Should we pay them, or should we not?’ But knowing their hypocrisy, he said to them, ‘Why are you putting me to the test? Bring me a denarius and let me see it.’ And they brought one. Then he said to them, ‘Whose head is this, and whose title?’ They answered, ‘The emperor’s.’ Jesus said to them, ‘Give to the emperor the things that are the emperor’s, and to God the things that are God’s.’ And they were utterly amazed at him.
When we look at this story it is often the case that we like the crowd become amazed at Jesus' ability to avoid being trapped by the two camps. He finds a way to navigate between the laws of the Emperor and the laws of Moses.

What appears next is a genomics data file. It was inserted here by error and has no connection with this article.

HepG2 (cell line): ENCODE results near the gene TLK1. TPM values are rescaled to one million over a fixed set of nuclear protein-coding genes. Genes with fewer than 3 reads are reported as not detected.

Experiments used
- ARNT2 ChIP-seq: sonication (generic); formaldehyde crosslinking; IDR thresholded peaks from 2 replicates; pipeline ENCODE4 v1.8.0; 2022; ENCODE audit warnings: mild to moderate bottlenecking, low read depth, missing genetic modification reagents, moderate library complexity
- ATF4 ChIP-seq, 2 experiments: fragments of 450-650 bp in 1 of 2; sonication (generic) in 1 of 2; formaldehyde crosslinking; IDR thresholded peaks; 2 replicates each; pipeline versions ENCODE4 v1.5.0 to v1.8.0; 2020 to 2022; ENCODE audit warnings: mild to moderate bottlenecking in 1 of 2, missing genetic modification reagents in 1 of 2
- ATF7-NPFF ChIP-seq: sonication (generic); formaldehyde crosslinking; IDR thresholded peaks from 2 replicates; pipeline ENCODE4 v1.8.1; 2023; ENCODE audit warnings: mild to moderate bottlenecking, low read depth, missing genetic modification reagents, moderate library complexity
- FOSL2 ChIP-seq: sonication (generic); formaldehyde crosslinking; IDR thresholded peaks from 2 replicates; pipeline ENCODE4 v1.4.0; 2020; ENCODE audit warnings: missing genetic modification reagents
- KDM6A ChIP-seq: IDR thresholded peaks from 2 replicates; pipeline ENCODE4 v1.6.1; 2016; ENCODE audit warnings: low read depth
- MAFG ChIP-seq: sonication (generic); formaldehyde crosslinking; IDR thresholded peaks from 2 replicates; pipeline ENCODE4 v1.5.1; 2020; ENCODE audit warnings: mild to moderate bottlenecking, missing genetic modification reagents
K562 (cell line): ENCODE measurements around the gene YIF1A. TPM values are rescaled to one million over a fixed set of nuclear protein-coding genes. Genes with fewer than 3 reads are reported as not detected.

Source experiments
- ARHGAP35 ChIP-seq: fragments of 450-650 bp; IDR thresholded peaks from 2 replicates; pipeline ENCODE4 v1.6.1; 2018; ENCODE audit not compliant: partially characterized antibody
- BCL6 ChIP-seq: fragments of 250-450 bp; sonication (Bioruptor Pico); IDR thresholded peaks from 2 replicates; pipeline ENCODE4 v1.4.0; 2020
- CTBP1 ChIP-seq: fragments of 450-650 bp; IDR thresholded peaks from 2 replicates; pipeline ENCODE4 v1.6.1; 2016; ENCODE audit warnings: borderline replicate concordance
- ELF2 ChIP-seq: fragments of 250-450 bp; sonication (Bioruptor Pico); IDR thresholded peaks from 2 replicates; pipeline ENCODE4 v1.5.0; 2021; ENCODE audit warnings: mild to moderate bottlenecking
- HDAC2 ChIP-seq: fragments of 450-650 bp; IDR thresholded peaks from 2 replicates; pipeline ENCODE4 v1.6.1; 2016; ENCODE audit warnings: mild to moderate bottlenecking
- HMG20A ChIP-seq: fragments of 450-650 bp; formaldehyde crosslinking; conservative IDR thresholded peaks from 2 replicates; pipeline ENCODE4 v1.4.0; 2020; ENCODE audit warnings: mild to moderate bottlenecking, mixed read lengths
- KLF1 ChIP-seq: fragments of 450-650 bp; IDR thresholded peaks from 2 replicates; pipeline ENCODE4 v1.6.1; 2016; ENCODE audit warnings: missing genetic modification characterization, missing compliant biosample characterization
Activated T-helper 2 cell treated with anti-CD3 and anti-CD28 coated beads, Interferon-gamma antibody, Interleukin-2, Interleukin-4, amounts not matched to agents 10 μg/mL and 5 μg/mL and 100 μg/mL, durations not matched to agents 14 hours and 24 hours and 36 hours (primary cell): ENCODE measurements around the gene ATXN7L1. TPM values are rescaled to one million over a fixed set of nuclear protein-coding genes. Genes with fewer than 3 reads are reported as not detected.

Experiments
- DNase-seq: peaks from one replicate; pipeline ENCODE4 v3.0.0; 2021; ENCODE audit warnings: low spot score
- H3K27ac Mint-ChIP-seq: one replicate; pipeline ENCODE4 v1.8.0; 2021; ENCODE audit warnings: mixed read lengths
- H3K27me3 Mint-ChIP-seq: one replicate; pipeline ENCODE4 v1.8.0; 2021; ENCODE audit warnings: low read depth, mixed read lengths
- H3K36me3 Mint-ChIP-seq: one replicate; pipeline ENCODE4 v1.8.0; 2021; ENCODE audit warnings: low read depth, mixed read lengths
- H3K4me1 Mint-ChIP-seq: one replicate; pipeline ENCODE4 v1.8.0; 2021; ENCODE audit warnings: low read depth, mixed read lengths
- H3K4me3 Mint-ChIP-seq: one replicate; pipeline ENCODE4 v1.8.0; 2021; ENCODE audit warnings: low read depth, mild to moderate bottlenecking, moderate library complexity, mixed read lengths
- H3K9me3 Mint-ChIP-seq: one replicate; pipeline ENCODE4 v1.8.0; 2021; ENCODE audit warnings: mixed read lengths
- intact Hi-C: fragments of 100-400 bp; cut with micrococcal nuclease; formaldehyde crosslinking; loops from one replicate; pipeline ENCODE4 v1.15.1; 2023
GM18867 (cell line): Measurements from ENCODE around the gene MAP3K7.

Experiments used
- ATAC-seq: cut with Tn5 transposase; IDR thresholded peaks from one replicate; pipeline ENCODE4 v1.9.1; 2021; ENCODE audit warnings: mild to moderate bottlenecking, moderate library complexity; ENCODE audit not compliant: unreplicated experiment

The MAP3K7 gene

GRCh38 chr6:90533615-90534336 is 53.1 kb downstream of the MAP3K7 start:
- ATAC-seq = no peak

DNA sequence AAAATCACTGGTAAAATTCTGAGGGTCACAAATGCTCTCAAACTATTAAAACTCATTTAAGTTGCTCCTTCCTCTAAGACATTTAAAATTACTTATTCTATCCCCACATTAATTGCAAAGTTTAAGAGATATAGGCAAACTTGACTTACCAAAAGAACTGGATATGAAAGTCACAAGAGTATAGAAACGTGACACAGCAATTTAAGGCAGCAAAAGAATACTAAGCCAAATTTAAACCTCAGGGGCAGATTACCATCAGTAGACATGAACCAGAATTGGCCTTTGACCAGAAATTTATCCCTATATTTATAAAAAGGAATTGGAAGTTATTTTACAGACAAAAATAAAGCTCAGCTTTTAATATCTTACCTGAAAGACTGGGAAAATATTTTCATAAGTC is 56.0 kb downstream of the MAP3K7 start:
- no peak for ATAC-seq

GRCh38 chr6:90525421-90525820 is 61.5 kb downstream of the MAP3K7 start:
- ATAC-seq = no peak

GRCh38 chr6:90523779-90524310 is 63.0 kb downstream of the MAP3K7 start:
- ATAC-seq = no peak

Not bad Jesus. Not bad at all.
However, our attention to the answer distracts us from the teaching that comes in the question Jesus asks.
You see when he asks whose image is on the coin it should, for those with ears to hear, should trigger for them another story. Namely the story of Genesis 1 when God creates male and female in God's image.
When Jesus asks whose image is on the coin, it should trigger in us that if the image on the coin dictates who "owns" that coin then the image that impressed on humanity should dictate who "owns" humanity. We all belong to God. We are not created in our own image nor of our own doing. We are all God's icon bearers and we all owe our lives to the creator.
Jesus is not saying that there is some money that belongs to the Emperor (taxes) and some money that belongs to God (tithe).
Jesus is saying that if we understand whose image we have impressed on us then questions about paying taxes or who is our neighbor or how should we pray become much less perplexing.